SINGAPORE - Remind Irish writer Colm Toibin that he has won almost every major literary prize in the West and he immediately says: "I haven't won the Booker Prize."
He is up for the £50,000 (S$100,680) award for the fourth time this year for his play-turned-novel The Testament Of Mary, a retelling of biblical events through the voice of the mother of Jesus.
The roughly 100-page volume, possibly the slimmest in Booker history, is on a shortlist of six including former Booker winner Jhumpa Lahiri's newest, The Lowland. The winner will be announced on Oct 15.
In a telephone interview from his home in Ireland, Toibin, 58, refuses to speculate on his chances of winning.
He coolly recounts how he received the news that he was on the longlist. "I didn't know what day the announcement was coming, so I just opened an e-mail and I said: 'Oh wow'," he says, the exclamation at odds with the even tenor of his voice.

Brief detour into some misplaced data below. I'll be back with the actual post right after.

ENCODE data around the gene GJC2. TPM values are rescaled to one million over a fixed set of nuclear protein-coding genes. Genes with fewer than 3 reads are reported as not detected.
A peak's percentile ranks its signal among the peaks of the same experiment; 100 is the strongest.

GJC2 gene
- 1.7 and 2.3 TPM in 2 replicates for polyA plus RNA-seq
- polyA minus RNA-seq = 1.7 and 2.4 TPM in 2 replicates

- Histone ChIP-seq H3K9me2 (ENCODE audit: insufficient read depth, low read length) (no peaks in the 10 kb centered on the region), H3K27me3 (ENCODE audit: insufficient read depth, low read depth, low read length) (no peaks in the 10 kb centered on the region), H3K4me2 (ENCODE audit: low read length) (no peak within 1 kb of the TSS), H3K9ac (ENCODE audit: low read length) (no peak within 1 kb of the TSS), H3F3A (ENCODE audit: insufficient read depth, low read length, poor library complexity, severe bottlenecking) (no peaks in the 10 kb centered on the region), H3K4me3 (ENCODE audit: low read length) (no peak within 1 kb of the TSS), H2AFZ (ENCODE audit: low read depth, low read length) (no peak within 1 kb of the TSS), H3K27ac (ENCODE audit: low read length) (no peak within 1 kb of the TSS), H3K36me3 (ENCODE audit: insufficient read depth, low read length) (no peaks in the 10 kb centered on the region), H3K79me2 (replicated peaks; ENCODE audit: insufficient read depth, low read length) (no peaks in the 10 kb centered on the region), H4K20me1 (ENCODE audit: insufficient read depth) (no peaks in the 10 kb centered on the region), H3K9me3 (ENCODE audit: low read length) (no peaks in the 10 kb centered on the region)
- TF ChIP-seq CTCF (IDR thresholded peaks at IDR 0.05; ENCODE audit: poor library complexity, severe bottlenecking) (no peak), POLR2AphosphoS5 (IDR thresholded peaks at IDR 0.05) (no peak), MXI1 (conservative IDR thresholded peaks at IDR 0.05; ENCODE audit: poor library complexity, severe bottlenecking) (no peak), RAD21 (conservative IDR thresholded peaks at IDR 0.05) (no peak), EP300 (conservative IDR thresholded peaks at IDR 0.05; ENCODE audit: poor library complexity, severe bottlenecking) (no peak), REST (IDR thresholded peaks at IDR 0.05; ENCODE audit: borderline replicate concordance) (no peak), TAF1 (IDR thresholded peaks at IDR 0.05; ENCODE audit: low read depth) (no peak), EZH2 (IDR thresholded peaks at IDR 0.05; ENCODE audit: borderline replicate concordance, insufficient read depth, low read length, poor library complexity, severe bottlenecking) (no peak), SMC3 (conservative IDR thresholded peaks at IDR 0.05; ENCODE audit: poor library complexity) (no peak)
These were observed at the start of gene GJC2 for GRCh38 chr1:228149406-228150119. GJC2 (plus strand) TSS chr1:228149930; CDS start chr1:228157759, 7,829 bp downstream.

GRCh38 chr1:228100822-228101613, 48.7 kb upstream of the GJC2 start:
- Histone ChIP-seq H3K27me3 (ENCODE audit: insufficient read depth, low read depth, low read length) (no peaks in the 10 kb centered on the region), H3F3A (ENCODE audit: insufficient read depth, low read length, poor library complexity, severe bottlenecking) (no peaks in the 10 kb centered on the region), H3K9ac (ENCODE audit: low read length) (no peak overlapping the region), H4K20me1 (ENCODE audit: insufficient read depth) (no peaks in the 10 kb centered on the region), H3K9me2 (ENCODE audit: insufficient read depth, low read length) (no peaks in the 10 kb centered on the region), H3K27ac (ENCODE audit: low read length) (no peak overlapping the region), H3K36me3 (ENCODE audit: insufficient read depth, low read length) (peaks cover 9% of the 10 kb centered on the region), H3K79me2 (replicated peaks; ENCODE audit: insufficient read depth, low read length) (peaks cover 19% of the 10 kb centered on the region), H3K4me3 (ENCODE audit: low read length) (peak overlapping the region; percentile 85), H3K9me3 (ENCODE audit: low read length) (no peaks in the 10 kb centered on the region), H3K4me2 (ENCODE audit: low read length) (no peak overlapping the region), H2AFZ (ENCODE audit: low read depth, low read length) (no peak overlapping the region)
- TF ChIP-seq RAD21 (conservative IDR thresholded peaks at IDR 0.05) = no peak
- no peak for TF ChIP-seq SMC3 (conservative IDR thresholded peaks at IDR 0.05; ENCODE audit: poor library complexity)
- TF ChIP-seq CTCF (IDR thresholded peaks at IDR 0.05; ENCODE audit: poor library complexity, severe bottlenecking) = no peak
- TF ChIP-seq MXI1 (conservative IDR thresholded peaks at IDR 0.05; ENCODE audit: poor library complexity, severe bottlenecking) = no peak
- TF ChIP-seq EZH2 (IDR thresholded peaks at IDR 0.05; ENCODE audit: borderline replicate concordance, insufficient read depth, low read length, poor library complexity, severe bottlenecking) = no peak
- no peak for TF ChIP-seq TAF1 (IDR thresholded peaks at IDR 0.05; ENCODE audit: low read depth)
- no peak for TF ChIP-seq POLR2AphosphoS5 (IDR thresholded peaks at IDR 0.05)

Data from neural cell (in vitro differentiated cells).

A subtle dry wit underlies his measured vocalisations. Toibin may answer questions with the bare minimum of words, but all are carefully chosen, echoing the taut elegance of his prize-winning prose.
Given that almost every work of his fiction has won some award (see other story), there may not even be room on his shelf for a Booker.
Among others, he took a coveted Costa Award for the Booker-longlisted novel Brooklyn (2009), about an Irish immigrant in America. Considered among his bestsellers, it has sold more than 1,000 copies in Singapore since 2010, said distributor Penguin Books.
Toibin also won one of the world's richest book prizes, the ¤100,000 (S$168,630) International Impac Dublin Literary Award for The Master (2004), a reimagining of the inner life of novelist Henry James. It was shortlisted for the Booker but never took the gold.
Another early contender on the Booker shortlist was The Blackwater Lightship (1999), about three generations of Irish women caring for a young relative dying of Aids. It was made into a Hallmark movie in 2004, starring Angela Lansbury.